Mark Allewell (right) with incoming Tourism Radio CEO Hayden Braddock
Mark Allewell is the founder of South African audio tour guide company Tourism Radio. He is currently preparing for a year’s travel sabbatical with his wife Ronelle and three-year-old twins Kai and Kerala. In this exclusive guest post for HumanIPO, Allewell shares some entrepreneurial tips and explains why he is taking a year away from his successful business.
I’m an entrepreneur and have been my whole life. Yes, I’ve had jobs along the way, but I’ve always been one to take an idea and build on it.
I first came up with the idea of Tourism Radio during lunch with a friend; as a qualified tour guide, I wanted to create a device that could talk to self-drive tourists – the ones who didn’t necessarily want a tour guide.
Nine years along the way, it seems like a lifetime ago that I started a process in my life that would take me to places all over the world, help me meet the most incredible people from all walks of life, and be able to provide for my family.
I won’t go into great details, but I started the business with a lick and prayer in a shared office in Cape Town’s Foreshore area. Along with my team, we now operate from offices in Auckland and Barcelona as well, and also have licensees in Namibia, Angola and soon Canada. We’ve also recently had our European technology patent approved, which gives us a solid foundation for at least the next 10 years. Looking back at what we’ve achieved so far, I guess that’s why I feel comfortable enough to take a year off.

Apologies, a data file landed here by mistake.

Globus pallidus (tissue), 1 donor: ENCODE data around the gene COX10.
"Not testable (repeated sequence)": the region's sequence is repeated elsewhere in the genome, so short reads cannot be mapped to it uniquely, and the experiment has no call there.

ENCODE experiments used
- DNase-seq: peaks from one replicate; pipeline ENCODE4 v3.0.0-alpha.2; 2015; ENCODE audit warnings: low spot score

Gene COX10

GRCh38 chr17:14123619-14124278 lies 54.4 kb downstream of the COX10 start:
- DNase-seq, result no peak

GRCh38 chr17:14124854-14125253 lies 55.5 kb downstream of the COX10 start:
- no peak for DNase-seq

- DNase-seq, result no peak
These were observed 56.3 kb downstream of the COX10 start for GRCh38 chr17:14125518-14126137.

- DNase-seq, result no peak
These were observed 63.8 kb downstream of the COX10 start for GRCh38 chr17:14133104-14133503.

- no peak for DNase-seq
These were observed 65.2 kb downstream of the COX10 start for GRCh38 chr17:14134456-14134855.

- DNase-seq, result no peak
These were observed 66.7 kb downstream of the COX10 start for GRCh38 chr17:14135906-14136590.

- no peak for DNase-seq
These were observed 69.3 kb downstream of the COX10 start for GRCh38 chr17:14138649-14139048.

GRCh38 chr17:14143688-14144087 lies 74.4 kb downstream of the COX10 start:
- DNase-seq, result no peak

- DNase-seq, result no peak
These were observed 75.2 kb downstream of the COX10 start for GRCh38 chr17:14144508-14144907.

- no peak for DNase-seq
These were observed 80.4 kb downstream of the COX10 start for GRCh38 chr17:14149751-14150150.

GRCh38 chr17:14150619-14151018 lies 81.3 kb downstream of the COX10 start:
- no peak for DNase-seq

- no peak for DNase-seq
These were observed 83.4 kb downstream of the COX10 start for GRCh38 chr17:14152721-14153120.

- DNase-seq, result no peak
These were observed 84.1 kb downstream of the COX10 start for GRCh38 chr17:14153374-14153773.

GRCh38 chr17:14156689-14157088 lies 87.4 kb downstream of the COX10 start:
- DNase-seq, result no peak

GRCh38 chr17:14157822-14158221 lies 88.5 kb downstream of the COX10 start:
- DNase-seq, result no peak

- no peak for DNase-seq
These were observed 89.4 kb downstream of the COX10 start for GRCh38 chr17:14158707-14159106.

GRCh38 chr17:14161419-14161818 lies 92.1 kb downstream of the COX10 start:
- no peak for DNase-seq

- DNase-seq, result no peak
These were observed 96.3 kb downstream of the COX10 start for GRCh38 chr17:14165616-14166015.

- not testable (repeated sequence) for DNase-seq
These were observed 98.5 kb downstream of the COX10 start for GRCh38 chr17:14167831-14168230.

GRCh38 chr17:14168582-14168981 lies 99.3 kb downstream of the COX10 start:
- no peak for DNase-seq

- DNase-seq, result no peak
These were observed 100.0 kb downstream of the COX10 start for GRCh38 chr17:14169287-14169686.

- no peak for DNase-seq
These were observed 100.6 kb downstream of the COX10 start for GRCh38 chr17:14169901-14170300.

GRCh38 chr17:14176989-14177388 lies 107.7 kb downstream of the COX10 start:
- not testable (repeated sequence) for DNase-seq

I’ve spent the better part of 2013 agonising about what my future is in the company. When our investors came on board on 2006, they asked me one question that really stuck with me, “Will you know when it’s time to step down?” I guess, as an entrepreneur, you do know. You realise that it’s time to let other people carry on your vision. At this point, I honestly feel that my replacement will be a better CEO than I am.
It’s been a great journey over the last nine years and these are some of the lessons I’ve learnt along the way that don’t specifically focus on building technology:
Start with a good team: Entrepreneurs who are able to sell themselves to people will always be successful. This is especially important when building a team for your own company. I managed to convince two highly intelligent people that Tourism Radio would expand around the world, and that they would make a lot of money in the process. When our second set of investors came on board, they did.
These days, building a technical team is harder. In fact, building a business in the tech space is harder, as there is a massive need for great talent and these people don’t come cheap. Convincing a 50K person to work for free because you have a vision that will change the world is hard, but not impossible.
Don’t sell yourself short: I was lucky. I did sell myself short and my potential investor pulled out, even at an investment opportunity that has since proven itself tenfold. When our European investors bought the company, he was the very first person to call me, saying that he had made a huge mistake that cost him a lot of cash.